Leanita McClain was a rising Chicago journalist in the 1980s whose Memorial Day 1984 suicide made an impression on me as a suburban Chicago youth. By the age of 32, she had gone from growing up in a city housing project on the south side to graduating from Northwestern University’s journalism school and working as a top editor at the Chicago Tribune. She had written an influential column for Newsweek and she’d been headed for success. Known to her friends as Lea and married to journalist Clarence Page, McClain had, to me, been living the American Dream—being productive, living in a lakefront high-rise and being happily married.
That’s why her suicide didn’t add up. I later learned that Leanita McClain had been suffering from depression, that she had divorced Page and had felt guilty for being black and successful. As someone who had been pre-judged for factors (like hers) beyond my control and had once had thoughts of suicide, an act which permeated my youth in an area in which 33 teen-age suicides were committed in an 18-month period, the suicide of Leanita McClain resonated.
I knew that she had struggled with being a successful black woman, which she wrote about, and that she felt guilt about living in a wealthy white area of the city. Before she killed herself, McClain had returned to living on Chicago’s predominantly black south side—she had moved into the wealthy and racially mixed Hyde Park—after volunteering to tutor poor blacks in government sponsored housing. The light-skinned McClain, whose mother was albino, was apparently taunted for living among whites. I, too, had been pre-judged; for being white—bullied by blacks using racial slurs in streets, parks, and offices—for being male, for being gay, and, constantly, for living in the suburbs. To someone who used to hear the Chicago and Northwestern train whistle near the tracks where I lived and wonder who would take their own life and not show up for school that day, her final act was intriguing. Had McClain felt alone, alienated and envied for merely existing, too? I wondered. I knew that people tried to make me feel guilty for living in a nice, clean suburb, that some hated me based on my skin color, and I knew I felt like I did not fit in. Her death showed me that someone from a poor background who had achieved success and had the best of everything might also fall prey to such feelings. What thoughts had preceded her feelings, I wanted to know. Why did she choose to check out?
What deepened the mystery was the deficit of information about her death—it was as though there was a seal of information on suicide, any suicide, but especially hers, and, years later, when I booked and met Clarence Page while working as a talk radio production assistant, I didn’t dare ask about his ex-wife, the late Leanita McClain. But the touchstones of her life and career—Chicago, race, and envy—were never far from my thoughts. When I interviewed writer and director Robert Benton about his evocative 2003 movie, The Human Stain, which was vilified by the liberal press for casting Anthony Hopkins as a black man passing for white, I thought of her again.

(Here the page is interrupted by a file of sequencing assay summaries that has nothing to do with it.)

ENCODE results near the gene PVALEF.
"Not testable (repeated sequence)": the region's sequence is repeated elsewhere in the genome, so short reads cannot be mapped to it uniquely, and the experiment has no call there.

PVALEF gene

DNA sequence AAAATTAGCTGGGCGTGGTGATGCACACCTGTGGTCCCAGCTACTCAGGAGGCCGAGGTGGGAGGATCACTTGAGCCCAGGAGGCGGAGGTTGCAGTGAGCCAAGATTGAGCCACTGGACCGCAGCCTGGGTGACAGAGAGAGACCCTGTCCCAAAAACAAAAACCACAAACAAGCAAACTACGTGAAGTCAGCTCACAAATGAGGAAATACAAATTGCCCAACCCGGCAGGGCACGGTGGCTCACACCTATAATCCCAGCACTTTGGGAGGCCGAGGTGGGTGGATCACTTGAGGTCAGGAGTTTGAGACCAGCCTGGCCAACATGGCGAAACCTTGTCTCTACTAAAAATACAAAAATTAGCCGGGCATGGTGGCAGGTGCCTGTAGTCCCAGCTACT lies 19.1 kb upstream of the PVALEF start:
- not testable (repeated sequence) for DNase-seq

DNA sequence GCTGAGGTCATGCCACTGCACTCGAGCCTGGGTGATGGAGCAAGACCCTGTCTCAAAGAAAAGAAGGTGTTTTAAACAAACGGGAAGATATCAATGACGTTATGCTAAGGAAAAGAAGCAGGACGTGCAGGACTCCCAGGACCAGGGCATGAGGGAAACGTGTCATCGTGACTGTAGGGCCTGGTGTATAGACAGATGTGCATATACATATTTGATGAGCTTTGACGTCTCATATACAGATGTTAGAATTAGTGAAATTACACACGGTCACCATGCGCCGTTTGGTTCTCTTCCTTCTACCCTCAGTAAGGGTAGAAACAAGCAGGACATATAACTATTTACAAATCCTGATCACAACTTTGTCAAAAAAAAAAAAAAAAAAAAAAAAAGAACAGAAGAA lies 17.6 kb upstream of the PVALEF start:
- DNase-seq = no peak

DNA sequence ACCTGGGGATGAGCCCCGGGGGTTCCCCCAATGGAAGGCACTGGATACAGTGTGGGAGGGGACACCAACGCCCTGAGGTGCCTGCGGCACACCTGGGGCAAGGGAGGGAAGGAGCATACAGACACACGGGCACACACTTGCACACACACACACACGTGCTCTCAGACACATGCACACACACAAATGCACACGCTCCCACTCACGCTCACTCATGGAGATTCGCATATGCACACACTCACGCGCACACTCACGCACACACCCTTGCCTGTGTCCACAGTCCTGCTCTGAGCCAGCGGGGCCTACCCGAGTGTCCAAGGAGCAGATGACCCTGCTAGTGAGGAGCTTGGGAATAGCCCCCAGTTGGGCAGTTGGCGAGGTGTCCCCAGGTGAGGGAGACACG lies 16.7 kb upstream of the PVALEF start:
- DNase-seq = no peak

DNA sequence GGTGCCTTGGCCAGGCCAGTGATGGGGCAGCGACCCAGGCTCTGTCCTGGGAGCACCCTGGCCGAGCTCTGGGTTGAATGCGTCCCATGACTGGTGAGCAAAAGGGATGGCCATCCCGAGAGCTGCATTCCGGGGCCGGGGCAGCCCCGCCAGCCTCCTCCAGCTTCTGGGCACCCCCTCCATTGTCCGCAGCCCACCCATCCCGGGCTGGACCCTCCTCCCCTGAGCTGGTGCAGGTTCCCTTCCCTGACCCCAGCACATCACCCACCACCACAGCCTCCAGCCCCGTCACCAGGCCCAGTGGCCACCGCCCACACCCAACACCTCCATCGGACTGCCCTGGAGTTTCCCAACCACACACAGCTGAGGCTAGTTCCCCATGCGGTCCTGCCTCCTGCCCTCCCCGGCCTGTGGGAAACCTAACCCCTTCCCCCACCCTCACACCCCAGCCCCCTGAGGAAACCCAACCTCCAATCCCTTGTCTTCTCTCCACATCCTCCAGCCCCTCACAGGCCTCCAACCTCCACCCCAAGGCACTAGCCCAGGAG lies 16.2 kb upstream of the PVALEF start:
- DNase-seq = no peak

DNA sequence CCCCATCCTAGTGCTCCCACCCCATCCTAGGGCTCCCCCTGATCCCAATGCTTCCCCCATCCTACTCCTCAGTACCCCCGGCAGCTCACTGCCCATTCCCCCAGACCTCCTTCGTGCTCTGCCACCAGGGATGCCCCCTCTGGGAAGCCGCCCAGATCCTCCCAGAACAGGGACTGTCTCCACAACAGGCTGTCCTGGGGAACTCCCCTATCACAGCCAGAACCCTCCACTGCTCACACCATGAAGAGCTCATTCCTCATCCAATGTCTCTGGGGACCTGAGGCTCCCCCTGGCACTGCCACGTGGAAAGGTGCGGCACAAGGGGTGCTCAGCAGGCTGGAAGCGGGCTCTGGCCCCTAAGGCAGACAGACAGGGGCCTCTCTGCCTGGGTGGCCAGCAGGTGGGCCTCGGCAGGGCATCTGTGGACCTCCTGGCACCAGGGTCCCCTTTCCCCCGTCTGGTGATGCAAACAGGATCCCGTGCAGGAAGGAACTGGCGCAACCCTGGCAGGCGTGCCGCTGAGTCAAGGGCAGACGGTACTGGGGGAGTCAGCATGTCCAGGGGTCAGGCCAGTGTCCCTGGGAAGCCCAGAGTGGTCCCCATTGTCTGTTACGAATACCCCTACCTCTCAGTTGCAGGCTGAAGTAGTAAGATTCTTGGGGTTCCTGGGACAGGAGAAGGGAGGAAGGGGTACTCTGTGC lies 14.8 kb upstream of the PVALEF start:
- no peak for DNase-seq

And again, when writing a column about the year 1967 in motion pictures, when a black New York Times columnist called Sidney Poitier, one of my favorite actors, a derogatory term for appealing to white audiences in his historic trifecta of a year with In the Heat of the Night, To Sir with Love and Guess Who’s Coming to Dinner? Poitier, I knew, never portrayed a leading man in another major movie again. I saw that what Ayn Rand, who had denounced racism as a variant of collectivism, called the Age of Envy could destroy people of all races and backgrounds. And still no one breathed the name of Leanita McClain.
Until now. I had recently reconnected to Clarence Page, still writing for the Chicago Tribune’s Washington, DC, bureau, and gamely debating me on Facebook between talk TV appearances, and I gently reached out in memory of Leanita McClain’s Memorial Day suicide and asked for an interview, which he graciously granted. As I read more about her suicide, I decided to seek the input of her friend and fellow journalist Monroe Anderson, and a lively conversation ensued. I did ask one of her white Tribune editors for an interview. I never heard back and I was not surprised. In my view, many in the media are often purely subjective in using people to advance a certain perception about their business (i.e., newspaper, news channel, Web site) and her suicide is partly a lesson in what’s wrong with the media, the culture, and the country.